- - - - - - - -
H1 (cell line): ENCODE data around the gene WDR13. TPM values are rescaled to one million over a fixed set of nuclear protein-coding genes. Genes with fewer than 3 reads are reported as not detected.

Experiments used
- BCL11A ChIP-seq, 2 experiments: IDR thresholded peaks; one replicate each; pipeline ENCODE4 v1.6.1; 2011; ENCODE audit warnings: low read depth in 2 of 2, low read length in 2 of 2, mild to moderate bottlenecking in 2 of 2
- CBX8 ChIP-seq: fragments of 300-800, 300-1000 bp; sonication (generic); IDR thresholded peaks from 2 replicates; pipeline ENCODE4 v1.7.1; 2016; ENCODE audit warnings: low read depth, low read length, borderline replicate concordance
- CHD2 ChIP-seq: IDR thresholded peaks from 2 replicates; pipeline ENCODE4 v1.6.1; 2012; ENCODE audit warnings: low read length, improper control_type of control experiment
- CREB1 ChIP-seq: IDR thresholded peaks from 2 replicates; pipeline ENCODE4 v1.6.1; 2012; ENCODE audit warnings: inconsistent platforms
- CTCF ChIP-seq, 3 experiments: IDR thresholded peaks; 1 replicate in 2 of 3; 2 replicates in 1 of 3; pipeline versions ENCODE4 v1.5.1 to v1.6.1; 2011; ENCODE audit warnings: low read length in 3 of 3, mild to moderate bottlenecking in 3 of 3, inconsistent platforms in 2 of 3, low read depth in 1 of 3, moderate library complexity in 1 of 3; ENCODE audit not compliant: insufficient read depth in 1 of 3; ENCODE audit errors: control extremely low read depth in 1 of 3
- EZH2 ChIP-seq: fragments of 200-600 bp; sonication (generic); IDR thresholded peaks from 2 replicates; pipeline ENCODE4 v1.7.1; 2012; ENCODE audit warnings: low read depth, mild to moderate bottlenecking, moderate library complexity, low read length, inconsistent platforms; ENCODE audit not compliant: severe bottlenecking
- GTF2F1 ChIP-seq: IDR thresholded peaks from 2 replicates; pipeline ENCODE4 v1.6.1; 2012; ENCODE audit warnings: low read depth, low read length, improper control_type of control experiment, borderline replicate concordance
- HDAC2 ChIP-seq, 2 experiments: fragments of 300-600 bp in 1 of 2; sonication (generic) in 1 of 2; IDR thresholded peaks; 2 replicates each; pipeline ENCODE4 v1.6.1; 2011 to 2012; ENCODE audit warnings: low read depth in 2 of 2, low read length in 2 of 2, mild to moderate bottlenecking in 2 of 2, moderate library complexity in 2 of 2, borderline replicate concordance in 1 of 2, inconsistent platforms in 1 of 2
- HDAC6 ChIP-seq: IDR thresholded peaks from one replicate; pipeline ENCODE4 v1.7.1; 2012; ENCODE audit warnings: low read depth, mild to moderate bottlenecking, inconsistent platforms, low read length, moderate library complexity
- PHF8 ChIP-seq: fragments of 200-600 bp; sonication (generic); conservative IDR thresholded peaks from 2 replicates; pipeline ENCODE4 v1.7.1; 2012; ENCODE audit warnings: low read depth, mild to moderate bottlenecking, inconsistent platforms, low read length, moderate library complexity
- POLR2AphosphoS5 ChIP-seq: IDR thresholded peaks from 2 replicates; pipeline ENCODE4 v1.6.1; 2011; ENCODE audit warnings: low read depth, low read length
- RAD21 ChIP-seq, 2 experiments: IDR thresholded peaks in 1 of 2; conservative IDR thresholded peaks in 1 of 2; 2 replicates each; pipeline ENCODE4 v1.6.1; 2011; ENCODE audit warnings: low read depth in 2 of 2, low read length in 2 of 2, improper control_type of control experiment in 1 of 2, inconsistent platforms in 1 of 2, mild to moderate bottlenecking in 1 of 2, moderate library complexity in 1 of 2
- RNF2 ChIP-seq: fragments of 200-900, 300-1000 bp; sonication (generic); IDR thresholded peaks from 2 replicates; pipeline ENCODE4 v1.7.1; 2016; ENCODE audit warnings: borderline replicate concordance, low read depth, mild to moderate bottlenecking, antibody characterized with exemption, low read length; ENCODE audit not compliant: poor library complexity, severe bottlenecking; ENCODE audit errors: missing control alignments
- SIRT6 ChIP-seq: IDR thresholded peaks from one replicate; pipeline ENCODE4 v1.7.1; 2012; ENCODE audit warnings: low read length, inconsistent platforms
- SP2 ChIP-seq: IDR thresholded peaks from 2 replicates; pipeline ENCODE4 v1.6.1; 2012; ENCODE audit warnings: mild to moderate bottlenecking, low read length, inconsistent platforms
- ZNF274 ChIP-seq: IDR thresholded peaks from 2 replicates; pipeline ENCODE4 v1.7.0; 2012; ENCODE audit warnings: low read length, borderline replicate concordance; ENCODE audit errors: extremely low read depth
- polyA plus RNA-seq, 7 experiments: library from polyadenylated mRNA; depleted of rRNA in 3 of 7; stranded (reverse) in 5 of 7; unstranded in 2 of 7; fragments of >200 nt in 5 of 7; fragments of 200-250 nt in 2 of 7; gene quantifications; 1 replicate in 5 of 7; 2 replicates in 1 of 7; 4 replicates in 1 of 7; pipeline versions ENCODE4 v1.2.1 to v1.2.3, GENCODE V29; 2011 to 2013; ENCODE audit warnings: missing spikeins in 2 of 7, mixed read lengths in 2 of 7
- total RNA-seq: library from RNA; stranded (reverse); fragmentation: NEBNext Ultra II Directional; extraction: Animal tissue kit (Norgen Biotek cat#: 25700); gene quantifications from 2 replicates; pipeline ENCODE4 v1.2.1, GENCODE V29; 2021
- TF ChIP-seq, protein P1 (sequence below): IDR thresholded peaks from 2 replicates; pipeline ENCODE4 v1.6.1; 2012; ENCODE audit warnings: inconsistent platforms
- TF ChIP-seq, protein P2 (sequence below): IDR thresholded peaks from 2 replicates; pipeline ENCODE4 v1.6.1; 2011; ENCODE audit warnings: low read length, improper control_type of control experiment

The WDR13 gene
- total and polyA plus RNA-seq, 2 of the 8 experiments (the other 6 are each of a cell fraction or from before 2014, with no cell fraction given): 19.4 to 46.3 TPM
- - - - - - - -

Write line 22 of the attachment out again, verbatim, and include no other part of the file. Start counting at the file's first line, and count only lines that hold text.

- TF ChIP-seq, protein P2 (sequence below): IDR thresholded peaks from 2 replicates; pipeline ENCODE4 v1.6.1; 2011; ENCODE audit warnings: low read length, improper control_type of control experiment